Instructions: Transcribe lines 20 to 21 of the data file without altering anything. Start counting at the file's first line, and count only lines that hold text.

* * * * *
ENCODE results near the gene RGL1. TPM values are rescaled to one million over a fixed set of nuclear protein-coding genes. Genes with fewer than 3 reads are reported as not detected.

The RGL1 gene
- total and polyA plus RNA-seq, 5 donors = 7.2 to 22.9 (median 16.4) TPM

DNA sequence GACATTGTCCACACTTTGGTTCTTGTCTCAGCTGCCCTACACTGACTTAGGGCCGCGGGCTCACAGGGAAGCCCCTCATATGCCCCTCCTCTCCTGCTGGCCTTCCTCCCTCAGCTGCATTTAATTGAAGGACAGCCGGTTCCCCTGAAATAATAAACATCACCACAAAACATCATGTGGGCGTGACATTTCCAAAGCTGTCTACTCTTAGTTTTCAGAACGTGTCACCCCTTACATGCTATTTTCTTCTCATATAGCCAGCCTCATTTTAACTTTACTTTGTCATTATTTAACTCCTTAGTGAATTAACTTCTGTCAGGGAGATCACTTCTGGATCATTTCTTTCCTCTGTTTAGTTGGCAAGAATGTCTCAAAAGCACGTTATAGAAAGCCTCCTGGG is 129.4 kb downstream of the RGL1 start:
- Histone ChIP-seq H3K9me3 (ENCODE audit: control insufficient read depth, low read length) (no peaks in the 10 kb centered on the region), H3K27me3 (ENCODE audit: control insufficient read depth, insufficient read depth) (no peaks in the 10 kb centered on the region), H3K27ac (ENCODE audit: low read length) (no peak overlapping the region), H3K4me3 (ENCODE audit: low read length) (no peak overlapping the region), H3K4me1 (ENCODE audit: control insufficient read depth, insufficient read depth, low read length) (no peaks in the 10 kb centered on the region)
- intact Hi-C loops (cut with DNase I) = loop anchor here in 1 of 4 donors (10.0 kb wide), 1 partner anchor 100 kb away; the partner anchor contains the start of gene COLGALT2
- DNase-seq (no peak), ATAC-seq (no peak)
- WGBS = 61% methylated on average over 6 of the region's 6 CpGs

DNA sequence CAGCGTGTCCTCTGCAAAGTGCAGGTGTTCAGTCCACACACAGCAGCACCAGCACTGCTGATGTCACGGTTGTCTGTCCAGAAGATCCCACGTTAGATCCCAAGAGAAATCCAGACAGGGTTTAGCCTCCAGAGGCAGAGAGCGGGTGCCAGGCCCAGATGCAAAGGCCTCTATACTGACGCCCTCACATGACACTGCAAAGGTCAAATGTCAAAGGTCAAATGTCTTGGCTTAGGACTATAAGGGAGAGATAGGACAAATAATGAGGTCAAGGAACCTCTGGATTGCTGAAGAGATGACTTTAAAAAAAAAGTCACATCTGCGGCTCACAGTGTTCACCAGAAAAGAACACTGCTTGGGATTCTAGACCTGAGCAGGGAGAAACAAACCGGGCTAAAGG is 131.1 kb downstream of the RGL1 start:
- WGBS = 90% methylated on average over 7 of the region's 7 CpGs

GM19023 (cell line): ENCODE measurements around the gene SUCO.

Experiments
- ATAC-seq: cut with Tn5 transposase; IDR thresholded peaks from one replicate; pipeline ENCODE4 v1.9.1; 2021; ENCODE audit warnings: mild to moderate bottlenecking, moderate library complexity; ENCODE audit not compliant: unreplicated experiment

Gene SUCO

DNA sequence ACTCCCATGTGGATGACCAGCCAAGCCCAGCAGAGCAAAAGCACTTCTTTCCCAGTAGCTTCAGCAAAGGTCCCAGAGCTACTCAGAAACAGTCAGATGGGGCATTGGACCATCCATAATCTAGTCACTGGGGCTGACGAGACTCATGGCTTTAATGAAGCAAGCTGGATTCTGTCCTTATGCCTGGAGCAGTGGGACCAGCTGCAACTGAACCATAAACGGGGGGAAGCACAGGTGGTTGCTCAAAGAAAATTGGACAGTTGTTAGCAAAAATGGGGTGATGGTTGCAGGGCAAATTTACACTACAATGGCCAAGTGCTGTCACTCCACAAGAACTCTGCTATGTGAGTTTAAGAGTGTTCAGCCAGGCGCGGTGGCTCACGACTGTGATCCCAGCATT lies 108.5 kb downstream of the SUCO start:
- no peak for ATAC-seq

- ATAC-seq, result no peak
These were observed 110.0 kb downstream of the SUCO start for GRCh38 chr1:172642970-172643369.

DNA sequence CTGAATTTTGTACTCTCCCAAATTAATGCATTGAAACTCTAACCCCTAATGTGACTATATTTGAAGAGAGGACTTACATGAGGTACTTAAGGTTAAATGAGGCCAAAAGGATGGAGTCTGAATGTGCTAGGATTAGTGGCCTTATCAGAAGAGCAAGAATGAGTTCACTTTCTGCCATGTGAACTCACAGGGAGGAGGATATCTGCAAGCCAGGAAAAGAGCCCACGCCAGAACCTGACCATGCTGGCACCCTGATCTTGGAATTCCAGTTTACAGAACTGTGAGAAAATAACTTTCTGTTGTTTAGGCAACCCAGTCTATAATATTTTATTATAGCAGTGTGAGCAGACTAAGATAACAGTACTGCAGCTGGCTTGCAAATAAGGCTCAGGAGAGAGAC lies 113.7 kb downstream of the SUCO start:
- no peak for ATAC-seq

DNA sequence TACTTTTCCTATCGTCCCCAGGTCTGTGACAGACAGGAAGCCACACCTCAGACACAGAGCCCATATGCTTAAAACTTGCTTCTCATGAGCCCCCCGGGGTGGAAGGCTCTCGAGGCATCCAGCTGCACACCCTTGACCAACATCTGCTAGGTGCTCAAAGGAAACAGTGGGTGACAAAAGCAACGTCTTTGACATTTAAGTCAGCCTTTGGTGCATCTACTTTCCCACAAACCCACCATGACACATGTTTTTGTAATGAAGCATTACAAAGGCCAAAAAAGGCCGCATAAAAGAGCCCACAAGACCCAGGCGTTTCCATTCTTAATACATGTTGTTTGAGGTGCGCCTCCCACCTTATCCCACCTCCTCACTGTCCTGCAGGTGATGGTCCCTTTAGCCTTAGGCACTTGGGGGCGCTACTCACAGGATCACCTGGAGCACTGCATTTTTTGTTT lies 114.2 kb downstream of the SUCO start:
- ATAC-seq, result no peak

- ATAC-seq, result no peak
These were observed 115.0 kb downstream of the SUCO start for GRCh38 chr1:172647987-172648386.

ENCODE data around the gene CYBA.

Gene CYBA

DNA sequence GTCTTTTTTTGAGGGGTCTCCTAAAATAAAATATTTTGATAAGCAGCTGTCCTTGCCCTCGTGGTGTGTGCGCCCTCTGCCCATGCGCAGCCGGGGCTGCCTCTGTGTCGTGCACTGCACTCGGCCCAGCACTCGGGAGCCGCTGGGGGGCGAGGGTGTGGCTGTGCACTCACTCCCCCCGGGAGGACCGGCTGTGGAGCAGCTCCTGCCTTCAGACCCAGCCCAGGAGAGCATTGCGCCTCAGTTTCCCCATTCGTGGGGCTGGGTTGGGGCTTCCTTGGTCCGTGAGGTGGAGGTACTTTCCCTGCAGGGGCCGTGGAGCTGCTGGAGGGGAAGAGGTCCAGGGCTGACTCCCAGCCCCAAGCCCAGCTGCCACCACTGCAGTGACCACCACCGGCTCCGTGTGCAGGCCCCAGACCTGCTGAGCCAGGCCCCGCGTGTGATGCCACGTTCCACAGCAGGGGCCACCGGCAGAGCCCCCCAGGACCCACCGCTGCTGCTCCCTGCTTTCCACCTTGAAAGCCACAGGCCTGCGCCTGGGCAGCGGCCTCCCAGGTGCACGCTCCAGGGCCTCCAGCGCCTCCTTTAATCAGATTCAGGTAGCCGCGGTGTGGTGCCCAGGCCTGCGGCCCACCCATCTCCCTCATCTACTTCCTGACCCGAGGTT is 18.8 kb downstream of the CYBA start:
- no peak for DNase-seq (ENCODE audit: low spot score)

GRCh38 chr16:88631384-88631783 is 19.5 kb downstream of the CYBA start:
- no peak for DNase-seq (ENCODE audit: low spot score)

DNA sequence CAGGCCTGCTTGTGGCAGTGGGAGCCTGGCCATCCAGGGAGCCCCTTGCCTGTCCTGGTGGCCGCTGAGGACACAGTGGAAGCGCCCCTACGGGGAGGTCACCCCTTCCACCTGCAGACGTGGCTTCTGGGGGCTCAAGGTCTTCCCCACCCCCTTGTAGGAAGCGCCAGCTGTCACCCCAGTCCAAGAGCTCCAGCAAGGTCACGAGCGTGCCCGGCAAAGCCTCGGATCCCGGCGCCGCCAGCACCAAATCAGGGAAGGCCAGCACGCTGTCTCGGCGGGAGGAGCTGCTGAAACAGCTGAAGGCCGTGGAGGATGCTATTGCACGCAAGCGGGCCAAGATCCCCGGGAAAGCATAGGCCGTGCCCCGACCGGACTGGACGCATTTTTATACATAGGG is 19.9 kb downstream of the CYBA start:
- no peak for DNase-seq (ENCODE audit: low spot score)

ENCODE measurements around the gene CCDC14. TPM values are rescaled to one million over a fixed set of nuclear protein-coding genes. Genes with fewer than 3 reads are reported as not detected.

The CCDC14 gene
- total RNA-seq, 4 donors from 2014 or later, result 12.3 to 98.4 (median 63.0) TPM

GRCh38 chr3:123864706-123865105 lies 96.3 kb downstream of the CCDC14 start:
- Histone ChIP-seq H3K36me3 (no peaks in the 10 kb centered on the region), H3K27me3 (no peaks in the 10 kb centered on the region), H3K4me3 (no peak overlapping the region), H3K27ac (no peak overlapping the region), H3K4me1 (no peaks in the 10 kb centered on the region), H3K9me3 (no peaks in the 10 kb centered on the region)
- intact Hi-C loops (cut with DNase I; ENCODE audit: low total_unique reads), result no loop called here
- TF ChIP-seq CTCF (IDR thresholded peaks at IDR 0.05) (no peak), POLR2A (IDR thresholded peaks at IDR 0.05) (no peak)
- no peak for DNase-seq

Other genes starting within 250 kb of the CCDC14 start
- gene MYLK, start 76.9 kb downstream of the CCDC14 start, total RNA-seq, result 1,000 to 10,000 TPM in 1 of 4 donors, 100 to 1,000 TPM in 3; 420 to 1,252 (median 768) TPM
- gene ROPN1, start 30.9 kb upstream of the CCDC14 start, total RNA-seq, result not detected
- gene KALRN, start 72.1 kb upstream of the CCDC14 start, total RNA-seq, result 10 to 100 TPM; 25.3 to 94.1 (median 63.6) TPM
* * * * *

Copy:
- no peak for ATAC-seq

DNA sequence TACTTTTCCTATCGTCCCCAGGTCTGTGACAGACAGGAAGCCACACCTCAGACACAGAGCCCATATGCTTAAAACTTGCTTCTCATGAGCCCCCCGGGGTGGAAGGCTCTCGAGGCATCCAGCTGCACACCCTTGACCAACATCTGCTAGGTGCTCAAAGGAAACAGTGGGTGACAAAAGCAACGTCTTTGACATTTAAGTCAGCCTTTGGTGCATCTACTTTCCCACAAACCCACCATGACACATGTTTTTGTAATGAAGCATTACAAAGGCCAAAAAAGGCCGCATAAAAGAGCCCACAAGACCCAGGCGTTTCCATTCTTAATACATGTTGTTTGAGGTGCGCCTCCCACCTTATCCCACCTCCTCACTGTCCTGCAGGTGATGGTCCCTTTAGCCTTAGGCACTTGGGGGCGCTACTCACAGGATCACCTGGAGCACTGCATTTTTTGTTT lies 114.2 kb downstream of the SUCO start: